New York

Melissa Smedley

Franklin Furnace

Though Melissa Smedley’s sculptures are clearly the descendants of furry teacups and spidery hat racks, unlike their Dada and Surrealist ancestors, they are neither extravagant nor irreverent. A pragmatist of sorts, Smedley reformulates cast-off objects and clothes, appliances and electronics, for real, albeit quixotic, purposes. Her “recombinant objects,” as she calls them, suggest tools and props, though it is difficult (if pleasurable) to imagine what their uses might be without some sort of demonstration. Hanging from the ceiling in her most recent installation Water Table (all works 1995)—which also included a video—was a pair of shoes concocted of wooden blocks and felt; rice paper projected outward above the soles like clouds, while bundles of dried weeds trailed behind. In the video, entitled Practicing for the Millennium, Smedley wears this footwear to trudge through the stark landscape of the Colorado River basin swept by dragging weeds. In another scene, Smedley, dressed like an eccentric painter out for some plein air, pushes the 20-foot-long Walking Stick (made of bolted sections of tree trunks fitted with wheels and two empty picture-frames that serve as windshields) in front of her like a huge divining rod. Her video demonstrations of the uses of these quirky objects prove they are best wielded by the inventor herself; Smedley enacts a performance in which the props demand a harsh choreography.

As a whole, the sequence of vignettes in Practicing for the Millennium describes a strange kind of ecological survivalism. Smedley is shown hard at work in a landscape of alluvial mudflats and artificial seas that Robert Smithson would have loved. Tides explain that this “natural panorama” is the result of grandiose waterworks that have run amok. Smedley’s video persona seems absurdly unwilling to accept the entropic effects in which Smithson reveled. Railing against ecological waste, she performs athletic feats that seem especially bruising in light of her small, rather frail-looking body. In a scene called “Horse Shoes,” she jolts along laboriously, her feet strapped to a pair of sawhorses. In “Salton Sea,” she proceeds through the heat in her felt-block shoes, holding aloft a teapot that she deposits on a reflective satellite dish. The teapot whistles. Having set up a house nearby (or, rather, the outline of one, a child’s drawing in 3-D), Smedley has fashioned, with no small effort, an ambiance of hospitality. In an especially excruciating night scene, she bears a yoke dangling six red buckets, in which she carries water from the river to the sea. The utter absurdity of these actions is foiled by the compelling sincerity of her effort.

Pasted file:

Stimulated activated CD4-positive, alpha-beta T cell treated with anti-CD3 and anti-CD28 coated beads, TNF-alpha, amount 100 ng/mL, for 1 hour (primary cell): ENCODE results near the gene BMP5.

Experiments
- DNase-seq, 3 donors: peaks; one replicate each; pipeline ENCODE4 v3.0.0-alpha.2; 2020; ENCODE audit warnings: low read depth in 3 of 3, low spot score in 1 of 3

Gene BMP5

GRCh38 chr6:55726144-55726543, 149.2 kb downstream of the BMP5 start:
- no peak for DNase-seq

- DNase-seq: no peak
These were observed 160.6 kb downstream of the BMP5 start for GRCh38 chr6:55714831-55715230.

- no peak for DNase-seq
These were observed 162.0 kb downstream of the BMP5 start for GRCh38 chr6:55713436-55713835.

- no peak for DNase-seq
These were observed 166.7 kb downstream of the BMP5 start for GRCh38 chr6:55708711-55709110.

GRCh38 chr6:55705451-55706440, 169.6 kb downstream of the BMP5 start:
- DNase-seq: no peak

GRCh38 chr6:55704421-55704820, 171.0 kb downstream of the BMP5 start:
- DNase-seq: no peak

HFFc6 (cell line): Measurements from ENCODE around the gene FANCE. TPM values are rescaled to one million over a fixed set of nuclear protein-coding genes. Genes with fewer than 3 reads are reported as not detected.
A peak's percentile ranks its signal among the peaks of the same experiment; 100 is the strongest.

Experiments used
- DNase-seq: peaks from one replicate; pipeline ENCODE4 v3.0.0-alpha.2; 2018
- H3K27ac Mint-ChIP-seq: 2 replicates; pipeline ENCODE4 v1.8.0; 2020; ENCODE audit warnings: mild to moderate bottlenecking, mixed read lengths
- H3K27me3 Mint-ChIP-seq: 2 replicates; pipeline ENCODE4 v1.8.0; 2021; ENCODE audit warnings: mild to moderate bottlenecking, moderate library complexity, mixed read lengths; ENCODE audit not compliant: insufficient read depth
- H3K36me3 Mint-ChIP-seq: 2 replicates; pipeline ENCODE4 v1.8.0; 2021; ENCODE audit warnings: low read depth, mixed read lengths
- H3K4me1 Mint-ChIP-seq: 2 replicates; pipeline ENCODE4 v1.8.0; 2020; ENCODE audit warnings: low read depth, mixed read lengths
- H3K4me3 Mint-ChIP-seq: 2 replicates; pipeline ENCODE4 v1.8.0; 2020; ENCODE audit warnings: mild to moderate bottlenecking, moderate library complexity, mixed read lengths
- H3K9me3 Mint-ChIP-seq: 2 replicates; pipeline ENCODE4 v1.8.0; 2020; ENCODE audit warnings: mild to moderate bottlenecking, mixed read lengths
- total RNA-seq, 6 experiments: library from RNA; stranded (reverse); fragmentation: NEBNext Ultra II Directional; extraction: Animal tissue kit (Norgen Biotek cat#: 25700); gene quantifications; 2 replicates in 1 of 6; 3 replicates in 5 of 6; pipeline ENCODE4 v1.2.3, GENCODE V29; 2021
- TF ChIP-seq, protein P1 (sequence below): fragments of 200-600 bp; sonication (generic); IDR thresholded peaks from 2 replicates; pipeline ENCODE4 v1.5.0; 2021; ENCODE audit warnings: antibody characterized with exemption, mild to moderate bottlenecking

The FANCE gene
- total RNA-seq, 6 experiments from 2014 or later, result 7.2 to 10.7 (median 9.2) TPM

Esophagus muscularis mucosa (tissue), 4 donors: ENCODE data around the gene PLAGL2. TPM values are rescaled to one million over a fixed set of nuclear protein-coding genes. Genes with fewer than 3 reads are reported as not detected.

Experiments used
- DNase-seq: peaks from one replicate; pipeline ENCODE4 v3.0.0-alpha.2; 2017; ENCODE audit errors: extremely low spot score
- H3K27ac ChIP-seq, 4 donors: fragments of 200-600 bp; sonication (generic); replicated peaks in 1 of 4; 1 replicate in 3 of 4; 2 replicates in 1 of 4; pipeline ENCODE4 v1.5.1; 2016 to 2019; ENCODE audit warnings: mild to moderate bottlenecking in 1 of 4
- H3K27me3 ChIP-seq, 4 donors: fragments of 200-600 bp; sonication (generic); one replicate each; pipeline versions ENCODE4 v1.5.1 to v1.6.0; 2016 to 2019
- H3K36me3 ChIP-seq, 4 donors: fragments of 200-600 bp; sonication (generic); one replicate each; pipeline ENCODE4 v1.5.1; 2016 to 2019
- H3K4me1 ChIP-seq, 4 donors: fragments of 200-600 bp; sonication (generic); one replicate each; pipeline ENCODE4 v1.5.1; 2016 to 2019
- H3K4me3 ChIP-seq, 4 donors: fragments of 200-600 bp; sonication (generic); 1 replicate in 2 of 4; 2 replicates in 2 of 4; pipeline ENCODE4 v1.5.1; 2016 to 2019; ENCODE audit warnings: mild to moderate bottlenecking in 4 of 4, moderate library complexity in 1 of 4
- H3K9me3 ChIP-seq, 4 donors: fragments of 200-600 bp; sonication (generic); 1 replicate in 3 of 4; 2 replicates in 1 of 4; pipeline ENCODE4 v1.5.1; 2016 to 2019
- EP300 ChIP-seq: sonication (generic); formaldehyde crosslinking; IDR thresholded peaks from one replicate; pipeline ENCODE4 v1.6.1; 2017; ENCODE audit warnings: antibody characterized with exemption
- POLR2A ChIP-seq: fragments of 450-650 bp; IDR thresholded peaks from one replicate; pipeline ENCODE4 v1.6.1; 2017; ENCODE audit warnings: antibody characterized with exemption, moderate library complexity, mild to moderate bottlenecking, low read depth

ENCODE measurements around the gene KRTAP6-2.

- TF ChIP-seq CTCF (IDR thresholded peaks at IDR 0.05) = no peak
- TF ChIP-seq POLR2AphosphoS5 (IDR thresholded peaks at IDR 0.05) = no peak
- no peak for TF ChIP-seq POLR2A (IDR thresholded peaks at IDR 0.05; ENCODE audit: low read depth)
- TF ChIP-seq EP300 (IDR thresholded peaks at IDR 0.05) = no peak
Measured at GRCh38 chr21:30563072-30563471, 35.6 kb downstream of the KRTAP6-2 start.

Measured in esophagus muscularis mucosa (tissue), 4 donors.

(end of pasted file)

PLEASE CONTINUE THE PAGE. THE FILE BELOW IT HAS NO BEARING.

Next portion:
What predominates in Smedley’s work is an American-style optimism bred of her apparent conviction that anything and everything offers a purpose, if given the chance. When Smedley, à la Rube Goldberg, attaches a discarded computer keyboard to a makeshift kettledrum to a garden of teacups and saucers on an old box spring, and places a huge clay ear in a tub of water on one side, as if to listen, and a tub of corn on the other, as if to feed the hungry, one can only hope that the world is going to dictate a message—one, perhaps, about the mysterious relation of work to play.

Faye Hirsch